among their fellows and treated with every kindness. They were entreated
to repeat as much as they could remember of the poet’s lines again and
again, and were finally sent back to Athens with presents and much
honour.

Not a trace of the tragedy remains. The only record of death now in
those lovely wild, deep-sunken gardens is a banal monument to Mazzini,
and a tomb hollowed out of the wall in one of the caves. A tomb closed
with a marble slab, upon which was cut an epitaph telling, in the
pompous formal language of that day, of the young American naval
lieutenant who died here suddenly on his ship in the first decade of the
Nineteenth Century, and because he was a Protestant, and therefore could
not occupy any Catholic graveyard, was laid to rest alone in this place
of hideous memories.

Poor lad! Sleeping so far from his own people, and thrust away here by
himself, since he must, of course, not expect to lie near those who had
been baptised with a different motion of the fingers. Seeing which
isolation Peripatetica quoted that amused saying of an ironic old Pagan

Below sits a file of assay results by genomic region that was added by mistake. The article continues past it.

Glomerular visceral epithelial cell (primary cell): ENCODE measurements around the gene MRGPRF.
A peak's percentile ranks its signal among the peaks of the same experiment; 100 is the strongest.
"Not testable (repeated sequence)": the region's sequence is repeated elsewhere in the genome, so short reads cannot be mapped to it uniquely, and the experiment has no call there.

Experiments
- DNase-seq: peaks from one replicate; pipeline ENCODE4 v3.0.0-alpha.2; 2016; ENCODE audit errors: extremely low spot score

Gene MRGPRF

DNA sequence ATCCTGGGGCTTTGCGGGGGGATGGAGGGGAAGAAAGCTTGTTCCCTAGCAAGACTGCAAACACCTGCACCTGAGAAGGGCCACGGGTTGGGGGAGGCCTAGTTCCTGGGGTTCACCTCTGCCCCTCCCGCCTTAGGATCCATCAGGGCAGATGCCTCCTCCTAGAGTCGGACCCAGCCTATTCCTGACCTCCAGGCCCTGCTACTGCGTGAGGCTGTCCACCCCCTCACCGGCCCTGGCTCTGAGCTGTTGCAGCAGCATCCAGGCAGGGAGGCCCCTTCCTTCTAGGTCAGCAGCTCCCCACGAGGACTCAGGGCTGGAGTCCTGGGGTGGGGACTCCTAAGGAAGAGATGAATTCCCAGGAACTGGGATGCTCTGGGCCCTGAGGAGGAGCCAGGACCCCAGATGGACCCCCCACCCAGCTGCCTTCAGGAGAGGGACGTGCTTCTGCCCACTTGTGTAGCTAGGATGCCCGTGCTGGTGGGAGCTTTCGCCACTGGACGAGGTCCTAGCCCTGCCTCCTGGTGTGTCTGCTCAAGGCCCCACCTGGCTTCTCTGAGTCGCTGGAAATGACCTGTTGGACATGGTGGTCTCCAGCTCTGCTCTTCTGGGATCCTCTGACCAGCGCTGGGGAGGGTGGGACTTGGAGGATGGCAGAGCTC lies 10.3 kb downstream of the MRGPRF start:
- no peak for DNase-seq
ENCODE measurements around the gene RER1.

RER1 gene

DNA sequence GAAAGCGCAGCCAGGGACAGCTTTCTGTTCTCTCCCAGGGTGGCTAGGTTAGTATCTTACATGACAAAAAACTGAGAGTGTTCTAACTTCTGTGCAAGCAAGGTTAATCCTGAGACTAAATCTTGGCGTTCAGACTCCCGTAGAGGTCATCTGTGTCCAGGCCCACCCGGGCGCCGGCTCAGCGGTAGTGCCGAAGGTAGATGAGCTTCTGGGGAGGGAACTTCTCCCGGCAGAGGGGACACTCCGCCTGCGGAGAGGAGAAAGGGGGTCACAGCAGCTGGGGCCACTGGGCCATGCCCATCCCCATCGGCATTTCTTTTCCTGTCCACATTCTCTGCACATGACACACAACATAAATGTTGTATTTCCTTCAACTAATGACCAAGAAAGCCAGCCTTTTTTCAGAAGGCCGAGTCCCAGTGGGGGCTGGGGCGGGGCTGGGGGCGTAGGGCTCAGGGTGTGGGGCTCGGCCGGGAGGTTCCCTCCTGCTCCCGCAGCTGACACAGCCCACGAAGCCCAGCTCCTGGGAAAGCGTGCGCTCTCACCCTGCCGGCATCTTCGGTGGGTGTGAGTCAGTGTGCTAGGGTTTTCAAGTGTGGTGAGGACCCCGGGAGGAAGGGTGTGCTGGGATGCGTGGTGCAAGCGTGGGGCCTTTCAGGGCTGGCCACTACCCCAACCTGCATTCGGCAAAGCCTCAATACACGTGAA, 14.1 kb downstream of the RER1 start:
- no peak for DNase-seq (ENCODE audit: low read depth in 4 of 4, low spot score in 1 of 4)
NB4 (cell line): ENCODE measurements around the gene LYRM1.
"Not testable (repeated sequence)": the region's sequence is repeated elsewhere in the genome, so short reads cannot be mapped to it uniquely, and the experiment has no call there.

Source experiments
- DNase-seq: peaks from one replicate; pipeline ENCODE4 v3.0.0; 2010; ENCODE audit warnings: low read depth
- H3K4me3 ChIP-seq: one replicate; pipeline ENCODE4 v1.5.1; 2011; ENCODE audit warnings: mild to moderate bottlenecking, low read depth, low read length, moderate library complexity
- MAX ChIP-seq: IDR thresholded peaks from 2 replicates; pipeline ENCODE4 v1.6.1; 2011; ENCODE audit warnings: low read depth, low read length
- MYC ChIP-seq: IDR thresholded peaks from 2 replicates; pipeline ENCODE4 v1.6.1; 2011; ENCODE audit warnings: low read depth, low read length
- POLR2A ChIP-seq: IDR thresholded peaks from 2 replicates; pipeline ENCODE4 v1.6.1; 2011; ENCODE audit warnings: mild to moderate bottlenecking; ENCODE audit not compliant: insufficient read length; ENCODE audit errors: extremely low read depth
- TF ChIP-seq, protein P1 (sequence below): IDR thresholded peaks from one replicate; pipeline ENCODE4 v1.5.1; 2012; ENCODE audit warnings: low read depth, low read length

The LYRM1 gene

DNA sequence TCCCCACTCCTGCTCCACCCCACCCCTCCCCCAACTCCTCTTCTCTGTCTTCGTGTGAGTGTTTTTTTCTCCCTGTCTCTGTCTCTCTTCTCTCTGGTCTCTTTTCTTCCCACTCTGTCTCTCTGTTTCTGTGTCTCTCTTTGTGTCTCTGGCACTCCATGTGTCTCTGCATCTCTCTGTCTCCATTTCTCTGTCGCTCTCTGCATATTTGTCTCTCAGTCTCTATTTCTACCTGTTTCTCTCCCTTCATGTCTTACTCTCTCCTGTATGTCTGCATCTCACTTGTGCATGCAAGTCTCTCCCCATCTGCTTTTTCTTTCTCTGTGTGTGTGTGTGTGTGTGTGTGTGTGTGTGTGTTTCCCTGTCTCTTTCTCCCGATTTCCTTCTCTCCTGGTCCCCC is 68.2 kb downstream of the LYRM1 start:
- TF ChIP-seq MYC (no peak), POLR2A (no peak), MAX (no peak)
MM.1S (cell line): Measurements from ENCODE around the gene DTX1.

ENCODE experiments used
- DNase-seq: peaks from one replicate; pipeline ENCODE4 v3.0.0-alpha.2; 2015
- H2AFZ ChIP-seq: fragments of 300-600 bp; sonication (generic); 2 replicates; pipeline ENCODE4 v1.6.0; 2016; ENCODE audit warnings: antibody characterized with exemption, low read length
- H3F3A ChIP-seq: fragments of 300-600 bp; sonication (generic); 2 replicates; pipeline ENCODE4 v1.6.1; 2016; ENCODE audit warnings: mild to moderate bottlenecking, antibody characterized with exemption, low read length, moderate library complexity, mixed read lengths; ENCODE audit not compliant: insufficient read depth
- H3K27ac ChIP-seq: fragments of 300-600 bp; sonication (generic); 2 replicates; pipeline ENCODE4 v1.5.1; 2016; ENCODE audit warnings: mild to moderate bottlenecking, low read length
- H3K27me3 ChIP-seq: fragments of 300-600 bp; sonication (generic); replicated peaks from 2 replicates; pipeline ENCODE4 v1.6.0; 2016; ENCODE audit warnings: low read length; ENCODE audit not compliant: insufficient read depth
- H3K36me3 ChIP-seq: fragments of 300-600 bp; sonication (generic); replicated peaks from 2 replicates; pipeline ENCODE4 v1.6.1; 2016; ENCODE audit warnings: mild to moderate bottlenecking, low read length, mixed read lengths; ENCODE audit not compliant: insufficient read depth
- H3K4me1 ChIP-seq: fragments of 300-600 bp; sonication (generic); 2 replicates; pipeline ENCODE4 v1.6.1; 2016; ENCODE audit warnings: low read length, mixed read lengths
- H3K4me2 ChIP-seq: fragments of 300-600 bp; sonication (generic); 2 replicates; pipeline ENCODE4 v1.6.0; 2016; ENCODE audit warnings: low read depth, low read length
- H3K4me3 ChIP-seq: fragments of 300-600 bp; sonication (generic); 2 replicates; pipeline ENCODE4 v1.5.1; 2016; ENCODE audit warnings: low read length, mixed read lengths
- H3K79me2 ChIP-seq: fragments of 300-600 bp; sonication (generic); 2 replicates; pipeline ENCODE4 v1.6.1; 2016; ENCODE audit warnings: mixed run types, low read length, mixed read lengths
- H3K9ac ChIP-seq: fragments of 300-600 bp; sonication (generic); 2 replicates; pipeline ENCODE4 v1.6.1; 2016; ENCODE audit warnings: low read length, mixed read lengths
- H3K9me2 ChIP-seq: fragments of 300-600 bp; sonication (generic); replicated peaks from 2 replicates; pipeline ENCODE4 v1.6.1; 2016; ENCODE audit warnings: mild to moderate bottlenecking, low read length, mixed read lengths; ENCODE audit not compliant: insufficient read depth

world, “Behold, how these Christians love one another!”

* * * * *

It is the terrace of the Villa Politi. They have finally forgiven the
villa, and have climbed up here from the Latomia to sit on its lovely
terrace, to drink tea and eat the honey of Hybla, to look down on one
side into the blossom-hung depths of the Athenians’ prison, on the other
out to the mauve and silver of the twilight sea.

“Peripatetica,” says Jane with great firmness, “I am suffering from an
indigestion of history. I am going away somewhere. All these spirits of
the past block up the place so that I’ve no freedom of movement. It’s an
oppression to feel that every time one puts a foot down it’s in the
track of thousands and thousands of dead feet, and that one’s stirring
up the dust of bones with every step we take. Everything we look at is
covered so thick with layer on layer of passion and pain that I’ve got
an historic heartache. _I_ leave to-morrow.”

Peripatetica didn’t answer at first. She was looking out over the dusky
sea, from which breathed a soft slow wind.

The change had come while they were in the Latomia; had come suddenly.
That bleak unkindness in the atmosphere—of which they were always
conscious even in the sun—had all at once disappeared. Even though the
sun was gone a mild sweetness seemed to exhale from the earth, as from a
heart at last content.

“Jane,” said Peripatetica, turning shining eyes upon her, “Persephone
has returned. Let us go to Enna and meet her!”